SIOUX CITY | Sioux City plans to replace the aging scoreboard and ribbon board inside the Tyson Events Center in the upcoming budget year.
The city's proposed capital improvements budget includes $900,000 designated for the replacement of the aging existing boards, which staff say have become difficult to maintain.
"It's getting to the point that we can't easily fix it, so if something breaks or something happens to it, it's not easy for us to find the replacement parts that we need to get it fixed," Erika Newton, the general manager of the Tyson and the Orpheum Theatre, told the City Council during a Jan. 20 budget study session.
Newton said the city plans to select the scoreboards with input from the Sioux City Musketeers and Sioux City Bandits, the hockey and indoor football teams that serve as the venue's primary tenants.
"I know (the Musketeers and Bandits) think that would really enhance the experience for some of their games, and it would make a huge improvement to just the feel and look of the building," Newton said.
City Manager Bob Padmore said the city plans to seek sponsors and naming rights to help the city foot the estimated $900,000 cost, but he said the city will work with the two teams to be sure it doesn't steal any of their current sponsors.
"We don't want to take away sales from them," Padmore said.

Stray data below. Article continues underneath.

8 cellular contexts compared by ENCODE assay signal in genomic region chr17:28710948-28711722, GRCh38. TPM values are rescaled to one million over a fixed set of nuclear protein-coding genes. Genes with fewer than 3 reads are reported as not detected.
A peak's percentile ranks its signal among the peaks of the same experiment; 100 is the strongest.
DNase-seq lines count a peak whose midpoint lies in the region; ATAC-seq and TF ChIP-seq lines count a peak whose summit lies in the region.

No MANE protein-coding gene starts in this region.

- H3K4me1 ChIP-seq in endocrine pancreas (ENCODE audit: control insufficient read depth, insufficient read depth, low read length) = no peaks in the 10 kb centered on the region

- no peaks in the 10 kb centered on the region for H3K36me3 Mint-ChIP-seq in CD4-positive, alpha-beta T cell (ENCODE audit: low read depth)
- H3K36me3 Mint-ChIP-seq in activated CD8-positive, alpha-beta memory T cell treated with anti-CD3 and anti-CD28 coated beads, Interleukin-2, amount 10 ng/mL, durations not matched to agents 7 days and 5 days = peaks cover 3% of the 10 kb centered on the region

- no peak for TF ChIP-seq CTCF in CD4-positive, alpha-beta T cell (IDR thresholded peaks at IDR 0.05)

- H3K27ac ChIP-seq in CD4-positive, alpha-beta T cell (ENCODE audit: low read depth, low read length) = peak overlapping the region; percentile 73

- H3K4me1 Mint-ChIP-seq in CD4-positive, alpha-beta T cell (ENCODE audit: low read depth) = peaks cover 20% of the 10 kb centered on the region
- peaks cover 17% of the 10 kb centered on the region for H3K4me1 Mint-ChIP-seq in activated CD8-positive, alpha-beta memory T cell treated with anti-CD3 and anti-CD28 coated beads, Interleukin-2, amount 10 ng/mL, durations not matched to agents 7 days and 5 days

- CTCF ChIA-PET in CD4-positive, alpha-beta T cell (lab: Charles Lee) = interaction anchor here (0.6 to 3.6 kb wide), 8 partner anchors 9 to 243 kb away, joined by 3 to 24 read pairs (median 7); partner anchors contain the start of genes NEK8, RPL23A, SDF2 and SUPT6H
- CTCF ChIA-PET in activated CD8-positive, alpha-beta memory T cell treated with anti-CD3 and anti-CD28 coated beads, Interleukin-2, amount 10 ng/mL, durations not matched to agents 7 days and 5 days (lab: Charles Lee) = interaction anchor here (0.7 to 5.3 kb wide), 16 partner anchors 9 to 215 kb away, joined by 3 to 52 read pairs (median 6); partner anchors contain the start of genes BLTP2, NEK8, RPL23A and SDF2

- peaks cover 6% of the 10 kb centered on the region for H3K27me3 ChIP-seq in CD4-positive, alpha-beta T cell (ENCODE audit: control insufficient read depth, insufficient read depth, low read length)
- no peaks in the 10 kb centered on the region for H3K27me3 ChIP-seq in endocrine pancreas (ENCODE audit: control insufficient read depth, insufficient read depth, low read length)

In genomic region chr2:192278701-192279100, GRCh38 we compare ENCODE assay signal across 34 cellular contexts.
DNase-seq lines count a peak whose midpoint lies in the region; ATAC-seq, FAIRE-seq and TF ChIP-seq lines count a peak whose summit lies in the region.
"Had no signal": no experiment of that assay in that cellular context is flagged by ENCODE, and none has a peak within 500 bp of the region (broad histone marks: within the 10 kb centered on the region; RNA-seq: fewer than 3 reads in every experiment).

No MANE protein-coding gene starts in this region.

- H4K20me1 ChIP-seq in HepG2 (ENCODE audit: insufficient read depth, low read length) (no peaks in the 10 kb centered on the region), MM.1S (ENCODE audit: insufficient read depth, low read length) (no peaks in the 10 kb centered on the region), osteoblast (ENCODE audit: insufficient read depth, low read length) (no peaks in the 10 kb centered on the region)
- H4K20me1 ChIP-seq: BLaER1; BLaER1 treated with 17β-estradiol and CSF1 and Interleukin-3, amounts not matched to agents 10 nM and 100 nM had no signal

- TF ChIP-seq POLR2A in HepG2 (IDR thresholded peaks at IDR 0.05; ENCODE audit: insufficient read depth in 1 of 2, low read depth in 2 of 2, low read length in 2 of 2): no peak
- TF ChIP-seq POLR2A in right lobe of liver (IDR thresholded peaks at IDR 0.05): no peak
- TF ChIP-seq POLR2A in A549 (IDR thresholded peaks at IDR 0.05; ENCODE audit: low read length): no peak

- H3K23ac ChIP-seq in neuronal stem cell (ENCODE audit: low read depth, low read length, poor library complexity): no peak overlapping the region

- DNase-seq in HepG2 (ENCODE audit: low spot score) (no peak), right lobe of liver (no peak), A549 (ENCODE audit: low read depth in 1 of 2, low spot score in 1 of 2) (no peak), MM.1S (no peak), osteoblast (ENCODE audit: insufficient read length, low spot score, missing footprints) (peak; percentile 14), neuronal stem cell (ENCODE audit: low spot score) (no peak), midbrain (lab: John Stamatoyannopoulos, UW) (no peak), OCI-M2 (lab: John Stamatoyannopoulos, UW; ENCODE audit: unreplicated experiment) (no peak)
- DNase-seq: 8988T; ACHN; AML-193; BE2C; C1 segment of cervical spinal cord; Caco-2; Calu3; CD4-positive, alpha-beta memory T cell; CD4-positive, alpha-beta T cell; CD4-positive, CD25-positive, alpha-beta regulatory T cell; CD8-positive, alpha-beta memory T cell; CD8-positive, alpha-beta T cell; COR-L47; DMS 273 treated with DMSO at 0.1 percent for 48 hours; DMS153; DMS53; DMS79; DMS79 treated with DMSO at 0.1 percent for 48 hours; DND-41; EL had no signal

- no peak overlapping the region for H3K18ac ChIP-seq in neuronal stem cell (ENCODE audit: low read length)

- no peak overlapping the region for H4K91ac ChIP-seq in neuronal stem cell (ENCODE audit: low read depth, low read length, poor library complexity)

A timetable has not yet been set for the project.
The city next year also plans to add an electric door locking system at the Tyson, upgrade the kitchen and complete a handful of site repairs.
Future proposed upgrades at the Tyson include replacement of the outdoor fountain in the 2020 fiscal year and the addition of new suites and a destination club space in future budget years.
The city has been looking for ways to enhance the venue and make it more competitive with other venues in the region. In 2016, the city received a list of such projects from a study done by the consulting company Venue Solutions Group.
Beginning Jan. 1, the city placed the venue under the management of Spectra, a Philadelphia-based venue management company. The company plans to bring more shows to the two venues and plans to reduce the subsidy the city pays by $270,000 in its first year through increased sponsorship sales and increased event revenue.